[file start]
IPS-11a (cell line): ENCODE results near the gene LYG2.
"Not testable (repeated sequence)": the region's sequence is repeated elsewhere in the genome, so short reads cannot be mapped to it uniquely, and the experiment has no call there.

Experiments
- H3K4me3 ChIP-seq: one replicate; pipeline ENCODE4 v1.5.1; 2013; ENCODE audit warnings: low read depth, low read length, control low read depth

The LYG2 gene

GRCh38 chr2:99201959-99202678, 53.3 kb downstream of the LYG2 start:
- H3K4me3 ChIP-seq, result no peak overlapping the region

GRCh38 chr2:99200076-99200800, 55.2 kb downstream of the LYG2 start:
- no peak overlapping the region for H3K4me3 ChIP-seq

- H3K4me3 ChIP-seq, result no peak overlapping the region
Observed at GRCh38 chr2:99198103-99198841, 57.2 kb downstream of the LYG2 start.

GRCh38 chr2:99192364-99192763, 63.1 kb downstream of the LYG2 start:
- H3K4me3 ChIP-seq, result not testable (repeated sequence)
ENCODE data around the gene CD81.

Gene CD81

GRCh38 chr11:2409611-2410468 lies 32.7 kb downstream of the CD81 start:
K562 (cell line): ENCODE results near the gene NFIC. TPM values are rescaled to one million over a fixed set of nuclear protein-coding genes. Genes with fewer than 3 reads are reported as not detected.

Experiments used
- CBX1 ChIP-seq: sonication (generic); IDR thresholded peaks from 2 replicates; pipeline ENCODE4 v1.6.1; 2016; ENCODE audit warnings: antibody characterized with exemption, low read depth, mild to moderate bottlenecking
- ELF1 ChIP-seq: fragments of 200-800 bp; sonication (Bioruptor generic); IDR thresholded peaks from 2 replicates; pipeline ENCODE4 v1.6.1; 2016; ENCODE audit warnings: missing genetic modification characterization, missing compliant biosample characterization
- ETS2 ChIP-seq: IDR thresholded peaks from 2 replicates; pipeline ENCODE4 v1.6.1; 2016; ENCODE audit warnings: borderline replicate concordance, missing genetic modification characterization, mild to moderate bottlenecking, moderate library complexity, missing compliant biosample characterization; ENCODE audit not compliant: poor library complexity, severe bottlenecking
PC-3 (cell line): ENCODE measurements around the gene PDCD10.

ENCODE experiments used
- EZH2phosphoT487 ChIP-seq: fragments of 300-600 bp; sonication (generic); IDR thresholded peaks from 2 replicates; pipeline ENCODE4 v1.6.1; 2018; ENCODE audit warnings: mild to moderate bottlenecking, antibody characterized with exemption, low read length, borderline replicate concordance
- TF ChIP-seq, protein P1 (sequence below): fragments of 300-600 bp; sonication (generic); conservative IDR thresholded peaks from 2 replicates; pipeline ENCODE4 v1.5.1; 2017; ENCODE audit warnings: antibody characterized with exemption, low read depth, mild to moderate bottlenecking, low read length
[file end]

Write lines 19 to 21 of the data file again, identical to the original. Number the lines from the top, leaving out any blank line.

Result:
- CBX1 ChIP-seq: sonication (generic); IDR thresholded peaks from 2 replicates; pipeline ENCODE4 v1.6.1; 2016; ENCODE audit warnings: antibody characterized with exemption, low read depth, mild to moderate bottlenecking
- ELF1 ChIP-seq: fragments of 200-800 bp; sonication (Bioruptor generic); IDR thresholded peaks from 2 replicates; pipeline ENCODE4 v1.6.1; 2016; ENCODE audit warnings: missing genetic modification characterization, missing compliant biosample characterization
- ETS2 ChIP-seq: IDR thresholded peaks from 2 replicates; pipeline ENCODE4 v1.6.1; 2016; ENCODE audit warnings: borderline replicate concordance, missing genetic modification characterization, mild to moderate bottlenecking, moderate library complexity, missing compliant biosample characterization; ENCODE audit not compliant: poor library complexity, severe bottlenecking